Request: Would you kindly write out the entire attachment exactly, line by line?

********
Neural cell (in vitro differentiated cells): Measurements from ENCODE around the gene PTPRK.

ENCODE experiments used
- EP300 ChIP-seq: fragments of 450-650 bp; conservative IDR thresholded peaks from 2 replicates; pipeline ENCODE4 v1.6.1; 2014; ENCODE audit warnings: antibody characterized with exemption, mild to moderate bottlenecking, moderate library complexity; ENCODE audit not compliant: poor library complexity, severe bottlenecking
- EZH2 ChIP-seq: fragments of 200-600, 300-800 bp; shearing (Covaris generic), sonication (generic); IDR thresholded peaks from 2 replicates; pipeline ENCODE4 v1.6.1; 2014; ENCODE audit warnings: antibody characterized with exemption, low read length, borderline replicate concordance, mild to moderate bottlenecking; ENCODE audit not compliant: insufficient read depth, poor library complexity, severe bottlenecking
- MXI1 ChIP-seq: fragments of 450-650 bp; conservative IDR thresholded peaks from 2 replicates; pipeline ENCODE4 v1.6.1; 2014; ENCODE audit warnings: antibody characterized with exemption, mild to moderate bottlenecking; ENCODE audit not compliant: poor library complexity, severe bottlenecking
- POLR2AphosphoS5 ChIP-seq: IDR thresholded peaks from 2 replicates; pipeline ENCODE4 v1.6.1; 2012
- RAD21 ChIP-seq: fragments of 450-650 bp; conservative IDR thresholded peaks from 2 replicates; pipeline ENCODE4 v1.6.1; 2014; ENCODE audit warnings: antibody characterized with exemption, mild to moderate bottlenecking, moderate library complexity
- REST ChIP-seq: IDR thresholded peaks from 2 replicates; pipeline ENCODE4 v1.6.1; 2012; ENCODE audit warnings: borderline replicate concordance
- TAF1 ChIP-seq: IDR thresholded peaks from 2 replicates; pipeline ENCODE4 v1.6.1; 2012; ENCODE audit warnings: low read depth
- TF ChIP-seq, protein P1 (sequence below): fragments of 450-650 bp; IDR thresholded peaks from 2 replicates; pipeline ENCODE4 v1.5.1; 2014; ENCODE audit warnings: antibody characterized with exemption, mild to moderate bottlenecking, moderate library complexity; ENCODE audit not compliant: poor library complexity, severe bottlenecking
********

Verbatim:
Neural cell (in vitro differentiated cells): Measurements from ENCODE around the gene PTPRK.

ENCODE experiments used
- EP300 ChIP-seq: fragments of 450-650 bp; conservative IDR thresholded peaks from 2 replicates; pipeline ENCODE4 v1.6.1; 2014; ENCODE audit warnings: antibody characterized with exemption, mild to moderate bottlenecking, moderate library complexity; ENCODE audit not compliant: poor library complexity, severe bottlenecking
- EZH2 ChIP-seq: fragments of 200-600, 300-800 bp; shearing (Covaris generic), sonication (generic); IDR thresholded peaks from 2 replicates; pipeline ENCODE4 v1.6.1; 2014; ENCODE audit warnings: antibody characterized with exemption, low read length, borderline replicate concordance, mild to moderate bottlenecking; ENCODE audit not compliant: insufficient read depth, poor library complexity, severe bottlenecking
- MXI1 ChIP-seq: fragments of 450-650 bp; conservative IDR thresholded peaks from 2 replicates; pipeline ENCODE4 v1.6.1; 2014; ENCODE audit warnings: antibody characterized with exemption, mild to moderate bottlenecking; ENCODE audit not compliant: poor library complexity, severe bottlenecking
- POLR2AphosphoS5 ChIP-seq: IDR thresholded peaks from 2 replicates; pipeline ENCODE4 v1.6.1; 2012
- RAD21 ChIP-seq: fragments of 450-650 bp; conservative IDR thresholded peaks from 2 replicates; pipeline ENCODE4 v1.6.1; 2014; ENCODE audit warnings: antibody characterized with exemption, mild to moderate bottlenecking, moderate library complexity
- REST ChIP-seq: IDR thresholded peaks from 2 replicates; pipeline ENCODE4 v1.6.1; 2012; ENCODE audit warnings: borderline replicate concordance
- TAF1 ChIP-seq: IDR thresholded peaks from 2 replicates; pipeline ENCODE4 v1.6.1; 2012; ENCODE audit warnings: low read depth
- TF ChIP-seq, protein P1 (sequence below): fragments of 450-650 bp; IDR thresholded peaks from 2 replicates; pipeline ENCODE4 v1.5.1; 2014; ENCODE audit warnings: antibody characterized with exemption, mild to moderate bottlenecking, moderate library complexity; ENCODE audit not compliant: poor library complexity, severe bottlenecking